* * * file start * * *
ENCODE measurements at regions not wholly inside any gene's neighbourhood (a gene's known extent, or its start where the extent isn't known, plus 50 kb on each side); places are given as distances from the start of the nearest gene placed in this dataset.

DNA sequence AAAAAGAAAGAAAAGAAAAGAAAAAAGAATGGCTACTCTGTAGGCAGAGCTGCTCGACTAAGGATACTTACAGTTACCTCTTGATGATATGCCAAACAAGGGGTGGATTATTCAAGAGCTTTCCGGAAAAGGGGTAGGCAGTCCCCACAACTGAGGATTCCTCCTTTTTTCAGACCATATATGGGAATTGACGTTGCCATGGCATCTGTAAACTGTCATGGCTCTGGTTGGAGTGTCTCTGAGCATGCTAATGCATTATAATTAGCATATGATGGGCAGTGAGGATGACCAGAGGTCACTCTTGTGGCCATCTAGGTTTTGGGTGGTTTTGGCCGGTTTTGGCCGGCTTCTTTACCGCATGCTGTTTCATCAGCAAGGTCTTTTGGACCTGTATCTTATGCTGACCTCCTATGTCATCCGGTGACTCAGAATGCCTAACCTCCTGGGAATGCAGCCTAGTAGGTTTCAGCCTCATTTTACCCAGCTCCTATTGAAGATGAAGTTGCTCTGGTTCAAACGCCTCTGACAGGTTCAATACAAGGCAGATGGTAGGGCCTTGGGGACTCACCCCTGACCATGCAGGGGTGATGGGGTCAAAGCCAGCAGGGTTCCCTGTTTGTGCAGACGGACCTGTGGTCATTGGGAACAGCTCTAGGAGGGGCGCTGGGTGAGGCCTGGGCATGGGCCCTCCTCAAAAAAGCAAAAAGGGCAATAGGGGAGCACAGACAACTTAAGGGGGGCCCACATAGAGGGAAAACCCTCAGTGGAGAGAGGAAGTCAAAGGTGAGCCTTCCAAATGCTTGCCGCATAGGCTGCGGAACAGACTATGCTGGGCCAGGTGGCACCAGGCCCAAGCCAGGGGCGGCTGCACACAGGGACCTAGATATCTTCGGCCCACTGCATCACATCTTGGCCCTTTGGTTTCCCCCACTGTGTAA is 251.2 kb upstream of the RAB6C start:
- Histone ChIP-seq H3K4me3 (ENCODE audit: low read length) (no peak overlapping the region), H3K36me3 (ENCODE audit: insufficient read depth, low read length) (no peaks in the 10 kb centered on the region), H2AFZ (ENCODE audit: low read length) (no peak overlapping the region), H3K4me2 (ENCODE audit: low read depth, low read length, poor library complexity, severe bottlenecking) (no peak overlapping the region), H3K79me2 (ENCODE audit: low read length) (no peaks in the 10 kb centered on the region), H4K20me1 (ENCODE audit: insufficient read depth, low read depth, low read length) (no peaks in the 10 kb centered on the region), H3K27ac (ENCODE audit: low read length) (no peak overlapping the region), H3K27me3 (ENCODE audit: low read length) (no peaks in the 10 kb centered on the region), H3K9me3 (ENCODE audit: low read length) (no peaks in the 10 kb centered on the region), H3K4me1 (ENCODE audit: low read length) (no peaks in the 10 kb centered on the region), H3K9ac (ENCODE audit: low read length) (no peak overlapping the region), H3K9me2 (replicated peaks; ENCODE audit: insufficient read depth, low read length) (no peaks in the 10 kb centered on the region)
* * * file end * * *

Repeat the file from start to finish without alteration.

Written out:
ENCODE measurements at regions not wholly inside any gene's neighbourhood (a gene's known extent, or its start where the extent isn't known, plus 50 kb on each side); places are given as distances from the start of the nearest gene placed in this dataset.

DNA sequence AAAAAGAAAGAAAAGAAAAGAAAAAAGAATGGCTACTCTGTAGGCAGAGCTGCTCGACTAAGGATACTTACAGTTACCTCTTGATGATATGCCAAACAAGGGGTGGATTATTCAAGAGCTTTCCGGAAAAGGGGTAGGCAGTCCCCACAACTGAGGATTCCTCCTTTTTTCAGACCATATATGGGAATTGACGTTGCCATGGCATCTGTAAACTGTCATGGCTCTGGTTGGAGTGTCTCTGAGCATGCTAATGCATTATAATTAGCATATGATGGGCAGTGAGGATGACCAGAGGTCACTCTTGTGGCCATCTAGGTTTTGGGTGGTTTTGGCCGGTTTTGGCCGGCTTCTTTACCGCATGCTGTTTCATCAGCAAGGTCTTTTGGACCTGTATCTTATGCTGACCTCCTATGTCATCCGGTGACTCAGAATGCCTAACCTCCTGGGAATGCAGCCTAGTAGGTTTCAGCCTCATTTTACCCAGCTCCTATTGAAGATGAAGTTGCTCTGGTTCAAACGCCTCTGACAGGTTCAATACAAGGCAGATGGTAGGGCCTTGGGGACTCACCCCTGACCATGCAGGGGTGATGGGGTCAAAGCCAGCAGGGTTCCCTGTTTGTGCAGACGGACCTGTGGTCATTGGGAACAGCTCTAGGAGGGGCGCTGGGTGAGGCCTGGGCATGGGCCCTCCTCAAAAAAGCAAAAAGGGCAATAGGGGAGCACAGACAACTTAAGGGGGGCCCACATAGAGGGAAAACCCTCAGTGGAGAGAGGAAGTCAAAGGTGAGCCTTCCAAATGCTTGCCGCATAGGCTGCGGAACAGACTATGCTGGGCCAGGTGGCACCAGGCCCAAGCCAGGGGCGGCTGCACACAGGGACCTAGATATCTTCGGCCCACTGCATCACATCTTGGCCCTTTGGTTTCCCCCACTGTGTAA is 251.2 kb upstream of the RAB6C start:
- Histone ChIP-seq H3K4me3 (ENCODE audit: low read length) (no peak overlapping the region), H3K36me3 (ENCODE audit: insufficient read depth, low read length) (no peaks in the 10 kb centered on the region), H2AFZ (ENCODE audit: low read length) (no peak overlapping the region), H3K4me2 (ENCODE audit: low read depth, low read length, poor library complexity, severe bottlenecking) (no peak overlapping the region), H3K79me2 (ENCODE audit: low read length) (no peaks in the 10 kb centered on the region), H4K20me1 (ENCODE audit: insufficient read depth, low read depth, low read length) (no peaks in the 10 kb centered on the region), H3K27ac (ENCODE audit: low read length) (no peak overlapping the region), H3K27me3 (ENCODE audit: low read length) (no peaks in the 10 kb centered on the region), H3K9me3 (ENCODE audit: low read length) (no peaks in the 10 kb centered on the region), H3K4me1 (ENCODE audit: low read length) (no peaks in the 10 kb centered on the region), H3K9ac (ENCODE audit: low read length) (no peak overlapping the region), H3K9me2 (replicated peaks; ENCODE audit: insufficient read depth, low read length) (no peaks in the 10 kb centered on the region)